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Nureyev's Romeo and Juliet

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I had the pleasure of watching the first act of Nureyev's Romeo and Juliet last night. (The whole ballet was broadcast on Mezzo and I'll be watching the other acts onvideo - hopefully, tonight).

It's a very lavish production - the Bastille stage looks enormous, and the dancers were of course excellent. The recording is from 1995 and Romeo and Juleit were Manuel Legris and Monique Loudieres. Both of them seemed to be so young (although in clos-up you can see that they aren't). Legris has this soaring, floating quality which is breathtaking even on my sub-par television.

I have read a lot of criticism of Nureyev's productions on this board, but I liked the choreography a lot. There is a lot of dancing and most of it is quite complex but I think that's a good thing. Thinking back to the MacMillan version - that version seems be full of swooning and padding compared to Nureyev's version. The women which are always shortchnged in R&J (and in most Shakespeare ballets - maybe that's why a Midsummer's Night's Dream is such a popular ballet) have a fair amount of dancing here. I particularly liked the balcony scene (without the balcony). You could really see the progression from hardly knowing each other - at the beginning there wasn't much physical contact and they danced in parallel - towards an ever growing love, where at the end they can hardly break away from each other.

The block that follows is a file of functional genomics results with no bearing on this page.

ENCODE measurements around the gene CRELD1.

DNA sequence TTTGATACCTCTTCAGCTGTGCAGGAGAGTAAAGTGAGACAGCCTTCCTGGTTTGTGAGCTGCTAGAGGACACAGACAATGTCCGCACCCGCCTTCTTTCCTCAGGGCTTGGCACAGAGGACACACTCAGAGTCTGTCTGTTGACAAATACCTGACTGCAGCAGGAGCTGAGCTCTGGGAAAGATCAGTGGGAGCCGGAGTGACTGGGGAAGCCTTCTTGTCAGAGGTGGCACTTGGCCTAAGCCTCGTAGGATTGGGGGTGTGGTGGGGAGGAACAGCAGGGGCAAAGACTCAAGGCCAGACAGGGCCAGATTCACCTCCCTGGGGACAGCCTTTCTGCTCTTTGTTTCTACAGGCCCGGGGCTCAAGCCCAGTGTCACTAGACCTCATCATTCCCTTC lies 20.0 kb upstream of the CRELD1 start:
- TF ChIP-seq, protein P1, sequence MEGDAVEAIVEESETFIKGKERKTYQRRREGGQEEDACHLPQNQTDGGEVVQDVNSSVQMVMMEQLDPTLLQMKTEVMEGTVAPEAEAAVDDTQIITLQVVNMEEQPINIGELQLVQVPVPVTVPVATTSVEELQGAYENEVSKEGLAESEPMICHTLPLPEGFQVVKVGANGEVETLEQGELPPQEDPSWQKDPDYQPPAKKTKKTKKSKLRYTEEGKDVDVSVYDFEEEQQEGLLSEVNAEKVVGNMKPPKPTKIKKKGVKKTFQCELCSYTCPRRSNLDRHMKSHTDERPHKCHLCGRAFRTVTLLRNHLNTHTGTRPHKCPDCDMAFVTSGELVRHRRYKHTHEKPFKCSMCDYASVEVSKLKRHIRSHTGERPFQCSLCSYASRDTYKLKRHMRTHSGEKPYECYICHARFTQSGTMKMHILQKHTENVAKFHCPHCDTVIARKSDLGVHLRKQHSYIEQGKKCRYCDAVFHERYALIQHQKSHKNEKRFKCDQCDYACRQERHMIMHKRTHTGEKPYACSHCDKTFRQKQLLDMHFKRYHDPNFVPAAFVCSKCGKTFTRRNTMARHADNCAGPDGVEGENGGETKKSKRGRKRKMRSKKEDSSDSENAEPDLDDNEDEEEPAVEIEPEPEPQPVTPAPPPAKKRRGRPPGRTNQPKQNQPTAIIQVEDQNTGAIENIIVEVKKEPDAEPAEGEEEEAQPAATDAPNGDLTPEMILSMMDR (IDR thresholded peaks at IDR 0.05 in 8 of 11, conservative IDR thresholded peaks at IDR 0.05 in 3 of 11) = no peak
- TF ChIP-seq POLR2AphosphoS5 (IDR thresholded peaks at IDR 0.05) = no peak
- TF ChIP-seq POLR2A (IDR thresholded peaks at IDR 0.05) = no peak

I do have one issue with this ballet. When the fight between the Capulets and the Montagues begins and everytime the Montagues meet Tybalt, they engage in insults including body language and gestures corresponding to some very 21st century four letter words (I'm feeling family firndly today:p ). I found this bizarre, out of place and rather off-putting. How is this handled in other versions of the ballet?

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Some of those gestures are quite ancient in western movement vocabulary. For example, Aristotle was hauled into court, which involved the whole voting population of Athens, for flipping one of them at his teacher, Plato. The court found that Aristotle was only exercising his right to "speak" freely, and besides, Plato deserved it, because he was boring.

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I second Mel -- I think the gestures are not anachronistic. (And other productions are crude as well, to my mind. There's some of it in MacMillan and Cranko, and a lot in Neumeier. I can't claim to have seen all productions of R&J. There must be 100 now.)